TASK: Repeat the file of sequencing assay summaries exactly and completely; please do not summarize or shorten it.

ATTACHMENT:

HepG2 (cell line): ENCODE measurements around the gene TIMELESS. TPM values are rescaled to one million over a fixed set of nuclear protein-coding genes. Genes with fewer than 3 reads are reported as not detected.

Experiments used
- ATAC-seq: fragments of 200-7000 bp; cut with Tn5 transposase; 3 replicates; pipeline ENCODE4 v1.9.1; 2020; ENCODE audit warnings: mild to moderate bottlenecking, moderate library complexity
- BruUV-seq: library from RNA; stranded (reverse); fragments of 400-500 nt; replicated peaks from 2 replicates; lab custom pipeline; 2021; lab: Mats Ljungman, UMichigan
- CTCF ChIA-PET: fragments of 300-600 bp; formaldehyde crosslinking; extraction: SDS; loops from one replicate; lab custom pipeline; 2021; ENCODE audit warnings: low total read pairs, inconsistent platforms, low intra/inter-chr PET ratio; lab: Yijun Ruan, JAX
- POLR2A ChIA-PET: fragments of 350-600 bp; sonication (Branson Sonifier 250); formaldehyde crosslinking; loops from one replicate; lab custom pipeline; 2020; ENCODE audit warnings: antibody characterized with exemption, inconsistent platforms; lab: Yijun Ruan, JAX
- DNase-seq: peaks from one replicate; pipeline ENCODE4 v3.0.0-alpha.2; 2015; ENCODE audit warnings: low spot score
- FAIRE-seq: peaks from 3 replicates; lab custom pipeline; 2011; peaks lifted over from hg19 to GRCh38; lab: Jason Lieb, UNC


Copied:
HepG2 (cell line): ENCODE measurements around the gene TIMELESS. TPM values are rescaled to one million over a fixed set of nuclear protein-coding genes. Genes with fewer than 3 reads are reported as not detected.

Experiments used
- ATAC-seq: fragments of 200-7000 bp; cut with Tn5 transposase; 3 replicates; pipeline ENCODE4 v1.9.1; 2020; ENCODE audit warnings: mild to moderate bottlenecking, moderate library complexity
- BruUV-seq: library from RNA; stranded (reverse); fragments of 400-500 nt; replicated peaks from 2 replicates; lab custom pipeline; 2021; lab: Mats Ljungman, UMichigan
- CTCF ChIA-PET: fragments of 300-600 bp; formaldehyde crosslinking; extraction: SDS; loops from one replicate; lab custom pipeline; 2021; ENCODE audit warnings: low total read pairs, inconsistent platforms, low intra/inter-chr PET ratio; lab: Yijun Ruan, JAX
- POLR2A ChIA-PET: fragments of 350-600 bp; sonication (Branson Sonifier 250); formaldehyde crosslinking; loops from one replicate; lab custom pipeline; 2020; ENCODE audit warnings: antibody characterized with exemption, inconsistent platforms; lab: Yijun Ruan, JAX
- DNase-seq: peaks from one replicate; pipeline ENCODE4 v3.0.0-alpha.2; 2015; ENCODE audit warnings: low spot score
- FAIRE-seq: peaks from 3 replicates; lab custom pipeline; 2011; peaks lifted over from hg19 to GRCh38; lab: Jason Lieb, UNC